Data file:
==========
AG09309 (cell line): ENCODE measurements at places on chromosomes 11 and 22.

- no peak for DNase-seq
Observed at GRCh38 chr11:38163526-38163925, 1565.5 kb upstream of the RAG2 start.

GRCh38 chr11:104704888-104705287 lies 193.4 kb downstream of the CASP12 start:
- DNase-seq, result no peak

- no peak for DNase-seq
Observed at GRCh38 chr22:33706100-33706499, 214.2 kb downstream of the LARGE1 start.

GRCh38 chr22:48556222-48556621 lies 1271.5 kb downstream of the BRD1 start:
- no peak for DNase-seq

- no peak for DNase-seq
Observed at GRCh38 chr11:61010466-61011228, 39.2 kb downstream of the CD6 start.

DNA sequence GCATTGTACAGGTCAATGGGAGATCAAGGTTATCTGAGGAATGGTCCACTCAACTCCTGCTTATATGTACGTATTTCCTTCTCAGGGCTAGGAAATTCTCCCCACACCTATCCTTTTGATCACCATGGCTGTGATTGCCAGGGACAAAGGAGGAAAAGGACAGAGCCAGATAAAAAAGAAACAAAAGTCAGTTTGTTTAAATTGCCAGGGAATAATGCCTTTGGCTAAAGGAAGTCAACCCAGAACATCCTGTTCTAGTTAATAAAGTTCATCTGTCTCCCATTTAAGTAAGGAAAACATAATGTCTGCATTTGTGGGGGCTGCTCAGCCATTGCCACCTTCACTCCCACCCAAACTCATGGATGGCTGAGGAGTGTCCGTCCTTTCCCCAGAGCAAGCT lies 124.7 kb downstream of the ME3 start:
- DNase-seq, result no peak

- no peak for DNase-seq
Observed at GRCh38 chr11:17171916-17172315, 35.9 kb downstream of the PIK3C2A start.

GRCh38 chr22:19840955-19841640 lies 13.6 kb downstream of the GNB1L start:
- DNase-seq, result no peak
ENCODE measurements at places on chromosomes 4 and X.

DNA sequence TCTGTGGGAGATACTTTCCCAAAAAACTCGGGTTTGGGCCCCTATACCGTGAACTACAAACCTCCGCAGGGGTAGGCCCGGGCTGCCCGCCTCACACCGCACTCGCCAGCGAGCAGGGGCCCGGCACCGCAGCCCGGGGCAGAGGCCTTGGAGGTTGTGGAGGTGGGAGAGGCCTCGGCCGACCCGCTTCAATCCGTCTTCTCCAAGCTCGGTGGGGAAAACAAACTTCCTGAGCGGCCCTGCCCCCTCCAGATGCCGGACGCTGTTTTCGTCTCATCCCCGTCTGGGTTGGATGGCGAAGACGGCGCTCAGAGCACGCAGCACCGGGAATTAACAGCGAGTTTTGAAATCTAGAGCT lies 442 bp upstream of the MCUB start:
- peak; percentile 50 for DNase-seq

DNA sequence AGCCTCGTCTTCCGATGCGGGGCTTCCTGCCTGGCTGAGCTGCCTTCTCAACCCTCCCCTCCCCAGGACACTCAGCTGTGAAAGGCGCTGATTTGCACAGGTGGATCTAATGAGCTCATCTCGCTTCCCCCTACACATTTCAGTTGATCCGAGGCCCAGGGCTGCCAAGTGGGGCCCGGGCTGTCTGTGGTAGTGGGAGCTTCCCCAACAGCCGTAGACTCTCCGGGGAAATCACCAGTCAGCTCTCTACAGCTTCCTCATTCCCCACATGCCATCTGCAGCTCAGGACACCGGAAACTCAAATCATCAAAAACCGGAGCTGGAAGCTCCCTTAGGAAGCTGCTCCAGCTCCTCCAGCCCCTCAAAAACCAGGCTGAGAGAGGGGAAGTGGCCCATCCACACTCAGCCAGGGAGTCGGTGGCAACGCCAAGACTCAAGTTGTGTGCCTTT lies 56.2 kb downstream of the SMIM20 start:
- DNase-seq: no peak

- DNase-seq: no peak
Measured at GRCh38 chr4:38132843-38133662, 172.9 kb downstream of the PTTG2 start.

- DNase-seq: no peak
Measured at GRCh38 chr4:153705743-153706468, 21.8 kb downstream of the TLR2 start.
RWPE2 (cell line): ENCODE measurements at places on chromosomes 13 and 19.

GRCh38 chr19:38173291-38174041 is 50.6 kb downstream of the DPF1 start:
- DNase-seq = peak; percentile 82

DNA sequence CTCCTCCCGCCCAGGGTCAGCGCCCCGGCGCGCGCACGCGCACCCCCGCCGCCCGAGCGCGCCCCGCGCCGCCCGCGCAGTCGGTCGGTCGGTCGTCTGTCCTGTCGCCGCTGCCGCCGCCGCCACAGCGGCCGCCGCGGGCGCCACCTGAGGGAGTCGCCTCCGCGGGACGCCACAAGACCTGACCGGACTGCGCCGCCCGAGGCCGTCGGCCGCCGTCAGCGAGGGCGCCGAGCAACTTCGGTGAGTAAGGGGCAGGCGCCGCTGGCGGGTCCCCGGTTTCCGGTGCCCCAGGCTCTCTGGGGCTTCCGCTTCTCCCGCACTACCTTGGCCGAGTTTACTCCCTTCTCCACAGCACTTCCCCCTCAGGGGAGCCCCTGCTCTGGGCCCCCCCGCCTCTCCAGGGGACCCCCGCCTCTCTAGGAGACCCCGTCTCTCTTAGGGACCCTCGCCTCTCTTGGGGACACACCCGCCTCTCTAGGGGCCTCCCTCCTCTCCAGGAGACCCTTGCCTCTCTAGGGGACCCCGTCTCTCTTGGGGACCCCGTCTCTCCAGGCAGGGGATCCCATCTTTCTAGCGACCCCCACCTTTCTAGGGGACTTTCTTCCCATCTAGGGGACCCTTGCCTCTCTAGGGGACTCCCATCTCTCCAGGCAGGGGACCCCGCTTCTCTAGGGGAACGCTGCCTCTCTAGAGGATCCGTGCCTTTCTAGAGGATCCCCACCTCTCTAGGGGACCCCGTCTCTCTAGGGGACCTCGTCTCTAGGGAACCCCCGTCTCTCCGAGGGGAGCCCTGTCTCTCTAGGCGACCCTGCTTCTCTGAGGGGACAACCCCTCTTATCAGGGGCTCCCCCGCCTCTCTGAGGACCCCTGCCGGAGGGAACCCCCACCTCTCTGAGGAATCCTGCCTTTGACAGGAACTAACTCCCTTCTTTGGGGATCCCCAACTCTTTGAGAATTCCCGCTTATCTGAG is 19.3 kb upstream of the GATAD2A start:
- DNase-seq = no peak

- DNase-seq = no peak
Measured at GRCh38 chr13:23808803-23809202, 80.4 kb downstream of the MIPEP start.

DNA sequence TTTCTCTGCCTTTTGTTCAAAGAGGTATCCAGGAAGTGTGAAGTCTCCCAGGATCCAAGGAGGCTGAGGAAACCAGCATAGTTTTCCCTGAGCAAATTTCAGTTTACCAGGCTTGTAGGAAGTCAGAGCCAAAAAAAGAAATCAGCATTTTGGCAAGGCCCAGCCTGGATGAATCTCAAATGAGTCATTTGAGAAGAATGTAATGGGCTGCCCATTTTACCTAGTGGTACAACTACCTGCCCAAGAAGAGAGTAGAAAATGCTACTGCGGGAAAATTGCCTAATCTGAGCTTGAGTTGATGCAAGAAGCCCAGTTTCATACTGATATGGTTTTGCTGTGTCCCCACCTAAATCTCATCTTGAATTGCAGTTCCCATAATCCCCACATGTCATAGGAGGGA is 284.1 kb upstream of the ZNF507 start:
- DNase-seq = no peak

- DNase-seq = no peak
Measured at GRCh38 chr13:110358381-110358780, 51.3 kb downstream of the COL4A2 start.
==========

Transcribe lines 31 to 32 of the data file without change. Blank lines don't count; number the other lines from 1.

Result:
- DNase-seq = no peak

- DNase-seq = no peak